By Anonymous (not verified) on December 27, 2010

The 120th anniversary of the Wounded Knee Massacre should serve as a reminder of the U.S. government’s brutal war on American Indians.

On the morning of Dec. 29, 1890, the U.S. 7th Calvary attacked a Lakota community camped along Wounded Knee Creek in South Dakota. Soldiers indiscriminately shot the Lakota, killing at least 150. Most of them were women and children. About 30 soldiers also died, some from friendly fire.

Many historians consider this bloodbath to be the sad endpoint of the Indian Wars. To make way for the white conquest of the West, the U.S. army subjugated the Indian nations, and Congress forced them into giving up most of their lands through coerced treaties. But America’s failure to live up to its end of the bargain— food, clothing and other provisions — led to great Indian unrest.

By the turn of the 20th century,. the West was secured for white settlers. Indian tribes were, for the most part, demoralized and forgotten.

But the Indian Wars did not end on the frozen banks of Wounded Knee Creek. America continued its efforts to subdue the Indian with new strategies.

A policy of privatizing Indian property allowed for increased white land-grabbing. Tribes lost millions of acreage. The oppressive practice of sending Indian kids off to white boarding schools remained in effect. Thousands of Indian children were removed from their homes and shipped off to military-style schools designed to “kill the Indian, but save the man.”

In the 1950s, President Eisenhower signed legislation aimed at dismantling the tribal reservation system. “Indian termination” cut off treaty-based provisions such as health care and other critical services to tribes like the Menominee, Klamath and Potawatomi.

In the mid-1970s, Congress finally shredded the Indian termination policy — allowing tribes to reclaim nationhood.

In recent decades, tribes have reasserted themselves.

They have called on the nation’s courts to force the federal government into upholding treaty rights, and the courts have largely done so.

Tribes have demanded an end to corruption within the Bureau of Indian Affairs, the federal institution charged with funding and overseeing services to tribes, and this has led to measurable reform.

And on the cultural and spiritual front, American Indians are reviving their languages, customs and religions, which Washington once outlawed.

But Washington has yet to set the historical record straight.

In the days that followed the massacre at Wounded Knee, the U.S. Army awarded medals of honor to twenty of their soldiers. Indians have urged the federal government to strip away those medals. But the government not only refuses to withdraw the medals; it also refuses to apologize for the genocide it inflicted.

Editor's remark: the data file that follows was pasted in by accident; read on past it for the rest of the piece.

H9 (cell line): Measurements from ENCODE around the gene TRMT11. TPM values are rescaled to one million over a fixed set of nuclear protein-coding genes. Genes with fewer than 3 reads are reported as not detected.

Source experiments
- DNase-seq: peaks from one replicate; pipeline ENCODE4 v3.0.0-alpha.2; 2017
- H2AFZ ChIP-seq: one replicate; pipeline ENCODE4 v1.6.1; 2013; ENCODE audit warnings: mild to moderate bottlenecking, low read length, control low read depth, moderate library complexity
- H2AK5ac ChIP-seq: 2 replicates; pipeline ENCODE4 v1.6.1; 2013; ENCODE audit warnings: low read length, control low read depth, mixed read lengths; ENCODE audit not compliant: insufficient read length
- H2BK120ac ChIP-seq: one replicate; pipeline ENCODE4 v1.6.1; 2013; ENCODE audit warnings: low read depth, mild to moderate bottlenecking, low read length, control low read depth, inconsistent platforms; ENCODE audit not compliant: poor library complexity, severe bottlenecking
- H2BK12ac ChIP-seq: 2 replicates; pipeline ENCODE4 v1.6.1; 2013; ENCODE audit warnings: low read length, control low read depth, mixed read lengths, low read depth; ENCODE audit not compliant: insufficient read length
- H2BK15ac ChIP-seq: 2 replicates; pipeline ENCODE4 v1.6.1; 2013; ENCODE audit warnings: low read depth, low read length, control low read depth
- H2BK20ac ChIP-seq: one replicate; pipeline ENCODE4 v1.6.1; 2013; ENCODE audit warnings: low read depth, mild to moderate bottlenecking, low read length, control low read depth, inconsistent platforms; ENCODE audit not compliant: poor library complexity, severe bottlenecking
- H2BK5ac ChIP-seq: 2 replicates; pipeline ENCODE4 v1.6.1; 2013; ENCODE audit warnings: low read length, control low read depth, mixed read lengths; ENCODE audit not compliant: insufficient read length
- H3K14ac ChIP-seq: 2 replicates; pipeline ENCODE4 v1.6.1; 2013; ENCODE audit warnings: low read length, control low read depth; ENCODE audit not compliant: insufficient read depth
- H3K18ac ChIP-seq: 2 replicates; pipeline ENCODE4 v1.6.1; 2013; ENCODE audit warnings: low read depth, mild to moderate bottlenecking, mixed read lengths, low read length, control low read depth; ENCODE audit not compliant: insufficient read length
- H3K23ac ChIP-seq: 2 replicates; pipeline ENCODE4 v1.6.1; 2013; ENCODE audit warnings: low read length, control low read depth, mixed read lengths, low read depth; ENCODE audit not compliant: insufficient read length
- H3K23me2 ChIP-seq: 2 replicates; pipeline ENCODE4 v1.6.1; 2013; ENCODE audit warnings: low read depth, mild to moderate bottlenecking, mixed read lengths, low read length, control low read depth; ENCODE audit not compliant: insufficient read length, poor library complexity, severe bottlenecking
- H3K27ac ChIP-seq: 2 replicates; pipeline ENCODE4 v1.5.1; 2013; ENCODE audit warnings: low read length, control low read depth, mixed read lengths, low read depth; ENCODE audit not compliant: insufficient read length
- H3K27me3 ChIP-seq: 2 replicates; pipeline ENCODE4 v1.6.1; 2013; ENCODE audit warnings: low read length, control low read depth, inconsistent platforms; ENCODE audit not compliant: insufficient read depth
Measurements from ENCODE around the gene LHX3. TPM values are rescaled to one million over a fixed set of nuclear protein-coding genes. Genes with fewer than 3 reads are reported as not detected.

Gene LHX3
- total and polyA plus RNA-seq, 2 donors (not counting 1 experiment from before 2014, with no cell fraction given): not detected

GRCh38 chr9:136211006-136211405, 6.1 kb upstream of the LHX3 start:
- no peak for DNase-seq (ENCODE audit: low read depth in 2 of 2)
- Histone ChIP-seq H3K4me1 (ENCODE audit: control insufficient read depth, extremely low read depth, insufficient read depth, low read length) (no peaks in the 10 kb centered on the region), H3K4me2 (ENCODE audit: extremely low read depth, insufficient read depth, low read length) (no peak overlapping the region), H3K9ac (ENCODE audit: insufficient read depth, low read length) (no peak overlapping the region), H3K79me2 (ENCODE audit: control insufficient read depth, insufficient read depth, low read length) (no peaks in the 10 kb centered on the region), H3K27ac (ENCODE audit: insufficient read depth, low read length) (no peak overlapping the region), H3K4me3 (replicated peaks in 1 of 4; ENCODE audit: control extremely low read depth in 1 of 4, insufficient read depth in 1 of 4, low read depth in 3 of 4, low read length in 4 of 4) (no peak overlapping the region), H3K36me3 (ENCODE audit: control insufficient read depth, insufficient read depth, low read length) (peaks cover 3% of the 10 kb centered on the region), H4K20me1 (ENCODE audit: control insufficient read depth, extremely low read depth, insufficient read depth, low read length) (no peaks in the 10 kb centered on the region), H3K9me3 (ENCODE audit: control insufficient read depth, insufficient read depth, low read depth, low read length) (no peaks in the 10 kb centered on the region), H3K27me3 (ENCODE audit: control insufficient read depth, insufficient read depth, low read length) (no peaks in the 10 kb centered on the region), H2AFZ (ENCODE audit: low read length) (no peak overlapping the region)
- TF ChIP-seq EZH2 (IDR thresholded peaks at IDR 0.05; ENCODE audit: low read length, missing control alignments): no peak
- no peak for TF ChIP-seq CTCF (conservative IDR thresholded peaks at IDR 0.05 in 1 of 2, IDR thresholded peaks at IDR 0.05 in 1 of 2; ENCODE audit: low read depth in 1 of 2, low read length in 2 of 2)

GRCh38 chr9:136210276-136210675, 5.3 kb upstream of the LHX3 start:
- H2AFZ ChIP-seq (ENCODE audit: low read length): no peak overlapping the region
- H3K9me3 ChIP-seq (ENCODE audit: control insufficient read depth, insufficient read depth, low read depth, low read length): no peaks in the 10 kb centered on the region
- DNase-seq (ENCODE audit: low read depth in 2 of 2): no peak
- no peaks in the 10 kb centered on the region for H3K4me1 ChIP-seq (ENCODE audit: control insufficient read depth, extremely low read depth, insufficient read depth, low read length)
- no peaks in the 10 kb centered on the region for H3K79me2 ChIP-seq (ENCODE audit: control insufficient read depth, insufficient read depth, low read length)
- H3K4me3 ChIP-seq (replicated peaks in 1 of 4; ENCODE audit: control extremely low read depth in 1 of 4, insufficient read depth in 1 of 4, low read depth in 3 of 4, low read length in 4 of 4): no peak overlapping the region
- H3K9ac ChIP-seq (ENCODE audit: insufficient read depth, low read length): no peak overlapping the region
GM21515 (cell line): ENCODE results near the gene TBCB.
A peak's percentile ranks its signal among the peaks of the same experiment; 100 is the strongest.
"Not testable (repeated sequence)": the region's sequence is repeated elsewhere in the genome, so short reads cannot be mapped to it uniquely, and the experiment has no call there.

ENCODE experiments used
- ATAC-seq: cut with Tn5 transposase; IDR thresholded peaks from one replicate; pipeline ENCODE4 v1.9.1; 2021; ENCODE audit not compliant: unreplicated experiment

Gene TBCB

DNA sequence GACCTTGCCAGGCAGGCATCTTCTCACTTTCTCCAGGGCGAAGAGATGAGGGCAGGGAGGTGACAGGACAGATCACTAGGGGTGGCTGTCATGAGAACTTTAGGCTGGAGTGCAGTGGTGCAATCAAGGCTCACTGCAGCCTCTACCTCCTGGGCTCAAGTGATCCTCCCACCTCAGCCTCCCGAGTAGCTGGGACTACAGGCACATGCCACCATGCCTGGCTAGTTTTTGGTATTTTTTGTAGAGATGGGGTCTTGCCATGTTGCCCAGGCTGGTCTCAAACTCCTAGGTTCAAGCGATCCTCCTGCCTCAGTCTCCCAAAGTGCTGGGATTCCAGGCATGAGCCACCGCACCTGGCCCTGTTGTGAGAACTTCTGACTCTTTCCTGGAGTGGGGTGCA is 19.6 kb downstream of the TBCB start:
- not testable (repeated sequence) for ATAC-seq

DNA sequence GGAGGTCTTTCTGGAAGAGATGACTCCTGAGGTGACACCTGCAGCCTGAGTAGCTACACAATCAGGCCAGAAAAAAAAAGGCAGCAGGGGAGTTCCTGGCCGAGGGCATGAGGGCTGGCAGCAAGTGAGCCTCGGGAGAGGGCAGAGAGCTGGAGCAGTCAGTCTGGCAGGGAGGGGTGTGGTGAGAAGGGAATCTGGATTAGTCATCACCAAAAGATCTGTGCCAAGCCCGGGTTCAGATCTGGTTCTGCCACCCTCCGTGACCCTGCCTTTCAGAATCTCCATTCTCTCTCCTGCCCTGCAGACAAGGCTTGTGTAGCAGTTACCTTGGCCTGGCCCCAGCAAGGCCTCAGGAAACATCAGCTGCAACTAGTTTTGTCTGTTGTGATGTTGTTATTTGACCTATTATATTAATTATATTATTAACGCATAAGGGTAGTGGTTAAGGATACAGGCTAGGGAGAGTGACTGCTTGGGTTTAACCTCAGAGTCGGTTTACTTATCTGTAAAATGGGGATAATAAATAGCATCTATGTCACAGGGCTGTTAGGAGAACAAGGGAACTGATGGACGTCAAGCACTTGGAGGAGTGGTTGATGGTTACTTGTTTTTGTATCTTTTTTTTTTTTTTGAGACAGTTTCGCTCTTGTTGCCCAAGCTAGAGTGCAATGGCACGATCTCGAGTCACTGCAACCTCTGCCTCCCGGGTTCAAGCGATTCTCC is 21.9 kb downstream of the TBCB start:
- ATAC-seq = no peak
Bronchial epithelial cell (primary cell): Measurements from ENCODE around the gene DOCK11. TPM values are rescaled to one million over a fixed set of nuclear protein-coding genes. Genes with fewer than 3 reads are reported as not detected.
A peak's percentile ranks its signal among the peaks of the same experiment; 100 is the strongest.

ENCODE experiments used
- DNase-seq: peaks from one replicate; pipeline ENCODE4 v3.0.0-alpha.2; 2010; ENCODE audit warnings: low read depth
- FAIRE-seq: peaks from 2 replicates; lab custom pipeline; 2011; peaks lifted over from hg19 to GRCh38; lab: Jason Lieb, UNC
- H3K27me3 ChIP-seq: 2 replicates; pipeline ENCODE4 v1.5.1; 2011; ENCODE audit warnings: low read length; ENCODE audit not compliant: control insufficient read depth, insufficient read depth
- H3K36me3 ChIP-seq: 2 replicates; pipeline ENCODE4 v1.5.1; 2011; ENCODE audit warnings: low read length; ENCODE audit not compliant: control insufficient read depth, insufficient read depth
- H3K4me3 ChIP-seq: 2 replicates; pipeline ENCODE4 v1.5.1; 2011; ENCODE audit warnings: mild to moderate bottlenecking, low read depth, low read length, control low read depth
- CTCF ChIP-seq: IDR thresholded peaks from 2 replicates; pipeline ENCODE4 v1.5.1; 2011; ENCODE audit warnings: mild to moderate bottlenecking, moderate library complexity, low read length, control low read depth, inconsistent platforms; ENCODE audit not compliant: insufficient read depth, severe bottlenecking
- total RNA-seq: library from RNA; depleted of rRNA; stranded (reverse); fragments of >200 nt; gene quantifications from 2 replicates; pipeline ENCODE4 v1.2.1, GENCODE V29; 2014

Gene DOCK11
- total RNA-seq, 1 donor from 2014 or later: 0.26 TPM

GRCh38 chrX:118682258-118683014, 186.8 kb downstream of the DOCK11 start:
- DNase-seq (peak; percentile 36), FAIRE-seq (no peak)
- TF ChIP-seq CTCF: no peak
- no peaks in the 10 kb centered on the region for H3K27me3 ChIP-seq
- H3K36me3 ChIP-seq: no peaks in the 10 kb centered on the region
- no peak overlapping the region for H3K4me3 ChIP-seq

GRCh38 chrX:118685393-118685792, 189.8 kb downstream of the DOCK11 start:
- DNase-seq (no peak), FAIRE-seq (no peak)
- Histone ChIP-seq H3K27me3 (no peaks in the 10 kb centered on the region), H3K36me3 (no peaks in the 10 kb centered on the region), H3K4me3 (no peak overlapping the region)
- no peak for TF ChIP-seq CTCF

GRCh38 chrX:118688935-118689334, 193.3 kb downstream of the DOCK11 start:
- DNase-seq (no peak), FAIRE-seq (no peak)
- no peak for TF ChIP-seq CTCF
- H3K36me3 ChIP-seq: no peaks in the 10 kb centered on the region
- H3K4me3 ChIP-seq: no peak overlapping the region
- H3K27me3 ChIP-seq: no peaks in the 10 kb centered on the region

To the American Indian that means only one thing: the Indian Wars are far from over.

Mark Anthony Rolo is an enrolled member of the Bad River Band of Lake Superior Ojibwe. He can be reached at pmproj@progressive.org.

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By Wendell Berry

Manifesto: The Mad Farmer Liberation Front

Love the quick profit, the annual raise,
vacation with pay. Want more 
of everything ready made. Be afraid 
to know your neighbors and to die.
And you will have a window in your head.
Not even your future will be a mystery 
any more. Your mind will be punched in a card 
and shut away in a little drawer.
When they want you to buy something 
they will call you. When they want you
to die for profit they will let you know. 
So, friends, every day do something
that won’t compute. Love the Lord. 
Love the world. Work for nothing. 
Take all that you have and be poor.
Love someone who does not deserve it. 
Denounce the government and embrace 
the flag. Hope to live in that free 
republic for which it stands. 
Give your approval to all you cannot
understand. Praise ignorance, for what man 
has not encountered he has not destroyed.
Ask the questions that have no answers. 
Invest in the millennium. Plant sequoias.
Say that your main crop is the forest
that you did not plant,
that you will not live to harvest.


Say that the leaves are harvested 
when they have rotted into the mold.
Call that profit. Prophesy such returns.
Put your faith in the two inches of humus 
that will build under the trees
every thousand years.
Listen to carrion—put your ear
close, and hear the faint chattering
of the songs that are to come. 
Expect the end of the world. Laugh. 
Laughter is immeasurable. Be joyful
though you have considered all the facts. 
So long as women do not go cheap 
for power, please women more than men.
Ask yourself: Will this satisfy 
a woman satisfied to bear a child?
Will this disturb the sleep 
of a woman near to giving birth? 
Go with your love to the fields.
Lie easy in the shade. Rest your head 
in her lap. Swear allegiance 
to what is nighest your thoughts.
As soon as the generals and the politicos 
can predict the motions of your mind, 
lose it. Leave it as a sign 
to mark the false trail, the way 
you didn’t go. Be like the fox 
who makes more tracks than necessary, 
some in the wrong direction.
Practice resurrection.

Wendell Berry is a poet, farmer, and environmentalist in Kentucky. This poem, first published in 1973, is reprinted by permission of the author and appears in his “New Collected Poems” (Counterpoint).

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